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Opposition blasts about turn on medicine registration system

The opposition has hit out against the about turn by the ANC members in the health committee who last week rejected the minister’€™s two-tier medicines registration system, but are now supporting it.

The Democratic Alliance said it was appalled by the Health Committee’€™s decision, ‘€œafter what seems to have been an instruction from Health Minister Manto Tshabalala-Msimang’€, to effectively reinstate a two-tier system for approval of medicines.

‘€œBy allowing political considerations to be imposed on medicines evaluation, the committee is endangering health care for all South Africans,’€ said DA health spokersperson Mike Waters.

The current law requires that medicines be evaluated only on the basis of their quality, efficacy and safety. No political considerations come into it.

The Health Department recently attempted to change this by allowing the Health Minister to make a final decision on medicines approval.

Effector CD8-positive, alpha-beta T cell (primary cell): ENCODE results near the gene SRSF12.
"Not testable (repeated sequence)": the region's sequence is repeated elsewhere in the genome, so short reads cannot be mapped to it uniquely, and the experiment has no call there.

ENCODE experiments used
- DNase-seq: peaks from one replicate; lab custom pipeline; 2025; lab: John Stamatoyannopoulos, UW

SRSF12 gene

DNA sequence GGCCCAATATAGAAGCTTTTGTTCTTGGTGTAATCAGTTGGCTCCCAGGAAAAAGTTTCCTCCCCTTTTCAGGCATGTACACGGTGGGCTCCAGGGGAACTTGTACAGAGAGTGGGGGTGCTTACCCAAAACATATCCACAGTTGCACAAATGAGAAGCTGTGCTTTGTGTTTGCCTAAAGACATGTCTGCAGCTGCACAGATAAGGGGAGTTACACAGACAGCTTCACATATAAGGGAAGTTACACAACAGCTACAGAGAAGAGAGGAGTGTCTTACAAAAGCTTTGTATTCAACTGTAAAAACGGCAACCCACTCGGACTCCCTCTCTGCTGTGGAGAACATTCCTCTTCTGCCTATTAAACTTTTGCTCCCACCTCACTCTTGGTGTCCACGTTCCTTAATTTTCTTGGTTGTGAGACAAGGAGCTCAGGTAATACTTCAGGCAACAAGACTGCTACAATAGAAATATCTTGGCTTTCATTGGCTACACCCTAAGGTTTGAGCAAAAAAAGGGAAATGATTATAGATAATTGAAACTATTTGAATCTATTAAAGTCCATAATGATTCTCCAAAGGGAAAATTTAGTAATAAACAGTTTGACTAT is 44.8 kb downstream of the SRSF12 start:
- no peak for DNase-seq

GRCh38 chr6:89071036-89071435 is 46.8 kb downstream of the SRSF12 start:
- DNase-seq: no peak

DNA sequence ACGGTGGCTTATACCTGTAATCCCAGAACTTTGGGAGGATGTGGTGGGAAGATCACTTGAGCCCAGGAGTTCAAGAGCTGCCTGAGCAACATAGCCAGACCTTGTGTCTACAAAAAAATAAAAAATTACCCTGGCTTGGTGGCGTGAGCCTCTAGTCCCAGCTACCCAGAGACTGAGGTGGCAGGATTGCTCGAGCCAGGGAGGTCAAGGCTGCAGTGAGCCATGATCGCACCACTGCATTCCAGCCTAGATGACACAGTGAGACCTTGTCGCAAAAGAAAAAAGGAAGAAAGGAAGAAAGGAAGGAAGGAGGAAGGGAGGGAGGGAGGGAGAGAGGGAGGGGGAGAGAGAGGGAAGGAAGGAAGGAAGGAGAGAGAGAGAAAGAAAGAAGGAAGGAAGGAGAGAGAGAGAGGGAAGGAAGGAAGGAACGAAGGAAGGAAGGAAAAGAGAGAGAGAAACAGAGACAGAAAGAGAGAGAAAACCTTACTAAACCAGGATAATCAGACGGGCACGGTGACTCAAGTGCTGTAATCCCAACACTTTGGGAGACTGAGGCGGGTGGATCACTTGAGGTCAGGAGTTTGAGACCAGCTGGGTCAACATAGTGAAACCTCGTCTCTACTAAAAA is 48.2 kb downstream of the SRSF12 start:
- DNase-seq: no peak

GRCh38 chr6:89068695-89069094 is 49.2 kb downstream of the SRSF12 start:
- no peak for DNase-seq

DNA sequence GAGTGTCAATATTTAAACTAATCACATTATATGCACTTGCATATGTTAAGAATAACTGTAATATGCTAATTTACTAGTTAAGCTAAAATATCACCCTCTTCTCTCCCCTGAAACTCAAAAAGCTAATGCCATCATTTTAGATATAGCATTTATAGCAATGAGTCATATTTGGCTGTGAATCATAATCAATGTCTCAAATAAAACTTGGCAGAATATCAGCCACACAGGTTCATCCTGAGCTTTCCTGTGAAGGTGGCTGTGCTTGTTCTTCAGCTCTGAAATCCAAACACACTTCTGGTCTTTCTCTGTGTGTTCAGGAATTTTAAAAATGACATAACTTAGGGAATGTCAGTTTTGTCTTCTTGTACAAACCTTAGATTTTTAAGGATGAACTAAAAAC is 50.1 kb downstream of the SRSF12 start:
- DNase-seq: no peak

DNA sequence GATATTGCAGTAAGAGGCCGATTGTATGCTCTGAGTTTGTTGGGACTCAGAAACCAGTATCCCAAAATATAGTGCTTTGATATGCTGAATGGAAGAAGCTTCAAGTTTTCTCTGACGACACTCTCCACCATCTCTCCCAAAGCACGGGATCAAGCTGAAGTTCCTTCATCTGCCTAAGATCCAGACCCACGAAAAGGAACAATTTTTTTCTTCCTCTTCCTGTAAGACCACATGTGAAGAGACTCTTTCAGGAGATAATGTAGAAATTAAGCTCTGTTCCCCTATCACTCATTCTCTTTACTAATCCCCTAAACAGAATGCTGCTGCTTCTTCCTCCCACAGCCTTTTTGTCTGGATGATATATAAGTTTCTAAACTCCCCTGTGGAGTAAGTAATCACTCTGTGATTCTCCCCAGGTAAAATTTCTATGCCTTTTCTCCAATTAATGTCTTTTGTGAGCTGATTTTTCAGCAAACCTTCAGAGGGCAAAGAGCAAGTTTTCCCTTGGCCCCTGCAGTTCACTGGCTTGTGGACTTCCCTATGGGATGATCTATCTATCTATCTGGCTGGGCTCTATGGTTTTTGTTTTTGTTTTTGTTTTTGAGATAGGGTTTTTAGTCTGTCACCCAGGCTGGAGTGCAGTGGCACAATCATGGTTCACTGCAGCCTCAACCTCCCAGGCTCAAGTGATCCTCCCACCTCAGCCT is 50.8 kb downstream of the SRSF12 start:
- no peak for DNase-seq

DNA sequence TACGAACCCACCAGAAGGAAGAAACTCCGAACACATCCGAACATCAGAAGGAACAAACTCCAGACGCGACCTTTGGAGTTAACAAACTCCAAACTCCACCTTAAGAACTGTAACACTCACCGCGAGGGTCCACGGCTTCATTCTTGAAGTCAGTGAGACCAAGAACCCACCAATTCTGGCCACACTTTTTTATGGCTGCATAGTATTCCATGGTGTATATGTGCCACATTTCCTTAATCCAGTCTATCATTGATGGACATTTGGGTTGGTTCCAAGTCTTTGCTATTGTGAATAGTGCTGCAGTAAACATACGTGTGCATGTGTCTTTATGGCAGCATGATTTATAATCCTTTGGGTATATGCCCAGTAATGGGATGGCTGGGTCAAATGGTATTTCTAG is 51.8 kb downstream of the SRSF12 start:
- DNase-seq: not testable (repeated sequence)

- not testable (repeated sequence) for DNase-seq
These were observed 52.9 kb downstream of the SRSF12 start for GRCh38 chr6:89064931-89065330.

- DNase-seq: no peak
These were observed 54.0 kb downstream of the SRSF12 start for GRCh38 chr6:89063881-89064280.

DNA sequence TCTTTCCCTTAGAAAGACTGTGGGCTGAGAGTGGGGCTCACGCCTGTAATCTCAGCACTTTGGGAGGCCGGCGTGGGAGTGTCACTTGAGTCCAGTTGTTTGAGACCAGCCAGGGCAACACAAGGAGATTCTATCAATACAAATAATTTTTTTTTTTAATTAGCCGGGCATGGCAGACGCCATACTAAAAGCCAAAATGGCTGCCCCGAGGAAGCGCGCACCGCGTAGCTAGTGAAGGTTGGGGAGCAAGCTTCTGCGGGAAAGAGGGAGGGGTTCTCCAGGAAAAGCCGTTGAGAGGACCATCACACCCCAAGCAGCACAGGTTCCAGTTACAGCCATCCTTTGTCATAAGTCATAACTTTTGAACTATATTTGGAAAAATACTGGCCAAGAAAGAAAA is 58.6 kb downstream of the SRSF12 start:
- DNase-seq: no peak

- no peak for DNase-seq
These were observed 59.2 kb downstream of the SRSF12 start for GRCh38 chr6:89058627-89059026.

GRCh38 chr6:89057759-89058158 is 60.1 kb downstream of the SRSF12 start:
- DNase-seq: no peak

In public hearings on the Bill numerous organisations described the problems that this would create for access to medicines, and the Health Committee finally vetoed the proposal.

‘€œNow, after a summons to Luthuli House, the committee has back-tracked, and in fact made the situation even worse,’€ Waters claimed.

He said an appeals process has now been created whereby anyone will be able to appeal against a scientific decision made by the Authority on political grounds – which include the public health interest, economic interests, and ‘€œaccess to health care by vulnerable groups’€.

‘€œThis is in fact worse than the original draft from the Health Department, because now any individual ‘€“ rather than the only the minister alone – may exploit political considerations to hold up or stop the approval of a medicine,’€ he said.

Waters said this would open up medicines approval to many vested interests.

He said for example Dr Rath would be able to claim, on grounds of public health, that AIDS does not exist and an AIDS drug should not be approved. The Manufacturer of a particular medicine would be able to complain about a competitor’€™s product on grounds of economic interests. Anyone suffering from a rare disease might be denied access to a life-saving drug on the basis of ‘€œeconomic interests’€.

‘€œIt is, quite frankly, absurd that anyone should be able to influence the scientific process of evaluating a medicine on grounds that have nothing to do with its medical efficacy. We are disturbed by yet another attempt on the part of the Health Minister to place herself in absolute control of the health care system, and by so doing, stifle a system that every South African depends on,’€ said Waters.

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Anso Thom